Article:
Featured Research

from universities, journals, and other organizations

Internet-based Intervention May Improve Insomnia

Date:
July 13, 2009
Source:
JAMA and Archives Journals
Summary:
An online insomnia intervention based on established face-to-face cognitive behavioral therapy techniques appears to improve patients' sleep.

An online insomnia intervention based on established face-to-face cognitive behavioral therapy techniques appears to improve patients' sleep, according to a new report.

About one-third of adults report symptoms of insomnia and approximately 10 percent meet diagnostic criteria for an insomnia disorder, according to background information in the article. The condition decreases quality of life, impairs daytime functioning, has personal and public health consequences and results in an estimated $41 billion in reduced productivity every year.

Cognitive behavioral therapy—a psychological treatment focusing on the behaviors and dysfunctional thoughts that contribute to sleep problems—is one of the most effective treatments for insomnia. "Unfortunately, availability of cognitive behavioral therapy is severely limited for many reasons, including lack of trained clinicians, poor geographical distribution of knowledgeable professionals, expense and inaccessibility to treatment and clinicians," the authors write.

Lee M. Ritterband, Ph.D., of the University of Virginia Health System, Charlottesville, and colleagues evaluated the effectiveness of an Internet intervention based on cognitive behavioral therapy techniques among 44 adults (average age 44.9) who had a history of sleep difficulties lasting longer than 10 years on average. A total of 22 participants were randomly assigned to a control group and 22 received the Internet intervention, SHUTi. The highly interactive nine-week program uses text, graphics, animations, vignettes, quizzes and games to present behavioral, educational and cognitive techniques for improving sleep. For instance, patients were advised to avoid reading and watching television in the bedroom, stop daytime napping and change unhelpful beliefs and thoughts (including worries about the consequences of insomnia) that may exacerbate sleep difficulties.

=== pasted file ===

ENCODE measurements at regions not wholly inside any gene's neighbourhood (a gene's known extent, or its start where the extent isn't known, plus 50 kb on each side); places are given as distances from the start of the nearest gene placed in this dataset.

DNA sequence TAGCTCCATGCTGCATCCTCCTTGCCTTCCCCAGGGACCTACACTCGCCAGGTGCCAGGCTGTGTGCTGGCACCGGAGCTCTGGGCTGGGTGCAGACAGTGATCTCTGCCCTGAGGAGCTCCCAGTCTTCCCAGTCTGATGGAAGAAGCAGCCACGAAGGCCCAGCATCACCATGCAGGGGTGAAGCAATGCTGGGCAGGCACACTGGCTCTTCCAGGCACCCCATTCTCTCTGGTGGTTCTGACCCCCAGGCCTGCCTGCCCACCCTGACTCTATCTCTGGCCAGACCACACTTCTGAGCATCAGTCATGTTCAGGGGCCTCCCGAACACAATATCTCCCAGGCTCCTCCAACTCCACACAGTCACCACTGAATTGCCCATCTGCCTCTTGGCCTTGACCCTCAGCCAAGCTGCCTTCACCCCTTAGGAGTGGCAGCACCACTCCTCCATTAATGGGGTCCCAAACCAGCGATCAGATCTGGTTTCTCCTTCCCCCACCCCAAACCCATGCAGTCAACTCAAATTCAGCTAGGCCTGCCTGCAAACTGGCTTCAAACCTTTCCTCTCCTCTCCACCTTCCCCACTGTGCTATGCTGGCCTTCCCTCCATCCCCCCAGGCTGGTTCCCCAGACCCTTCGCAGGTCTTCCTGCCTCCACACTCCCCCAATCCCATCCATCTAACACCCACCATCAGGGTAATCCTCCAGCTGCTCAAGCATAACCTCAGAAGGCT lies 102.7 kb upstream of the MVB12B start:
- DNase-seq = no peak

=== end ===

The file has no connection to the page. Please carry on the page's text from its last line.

Participants completed daily sleep diaries before and after the intervention and also rated their symptoms on the seven-item Insomnia Severity Index, which produces a score from zero (no symptoms) to 28 (severe insomnia). Among individuals who received the intervention, scores on the index improved from 15.73 to 6.59, whereas scores did not change for the control group. These gains were maintained at a six-month follow-up assessment.

"An Internet intervention has the potential of meeting the large unmet treatment need of the population with insomnia by providing effective treatment through the Web," they continue. "An effective and inexpensive Internet intervention would expand treatment options for large numbers of adults with insomnia, especially those whose geographical location prohibits access to relevant care, and could be a substantive first-line treatment choice."

This study was supported by a grant from the National Institute of Mental Health, National Institutes of Health.


Story Source:

The above story is based on materials provided by JAMA and Archives Journals. Note: Materials may be edited for content and length.


Journal Reference: